Water Quality Trading When Nonpoint Pollution Loads are Stochastic

FCN Working Paper No. 10/2009

43 Pages Posted: 4 Jun 2010

See all articles by Gaurav S. Ghosh

Gaurav S. Ghosh

Pennsylvania State University - College of Agricultural Sciences - Department of Agricultural Economics and Rural Sociology

James S. Shortle

Pennsylvania State University - College of Agricultural Sciences - Department of Agricultural Economics and Rural Sociology

Date Written: November 1, 2009

Abstract

We compare two tradable permit markets in their ability to meet a stated environmental target at least cost when some polluters have stochastic and non-measurable emissions. The environmental target is of the safety-first type, which requires probabilistic emissions control. One market is built around the trading ratio, which defines the substitution rate between stochastic and deterministic pollution, and is modeled on existing markets for water quality trading. The other market is built around a new definition of the pollution credit as a multi-attribute good, where the attributes supply information to the market on the environmental risks associated with stochastic pollution loads. The market with multi-attribute credits is found to out-perform the trading ratio market in its ability to satisfy the safety-first environmental target at least cost. This result comes about because polluters are able to directly price risk in this market. In the trading ratio market risk is not a factor in polluters' trading decisions and is only controlled, through the trading ratio, under highly restrictive conditions.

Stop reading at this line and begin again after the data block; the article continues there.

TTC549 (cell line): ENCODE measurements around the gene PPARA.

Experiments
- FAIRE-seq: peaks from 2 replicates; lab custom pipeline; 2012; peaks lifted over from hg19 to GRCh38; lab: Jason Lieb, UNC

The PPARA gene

Keywords: Water Quality Trading, Stochastic Pollution, Market

Suggested Citation

Ghosh, Gaurav S. and Shortle, James S., Water Quality Trading When Nonpoint Pollution Loads are Stochastic (November 1, 2009). FCN Working Paper No. 10/2009, Available at SSRN: https://ssrn.com/abstract=1620502 or http://dx.doi.org/10.2139/ssrn.1620502

Gaurav S. Ghosh (Contact Author)

Pennsylvania State University - College of Agricultural Sciences - Department of Agricultural Economics and Rural Sociology ( email )

University Park, PA 16802-3306
United States

James S. Shortle

Pennsylvania State University - College of Agricultural Sciences - Department of Agricultural Economics and Rural Sociology ( email )

University Park, PA 16802-3306
United States

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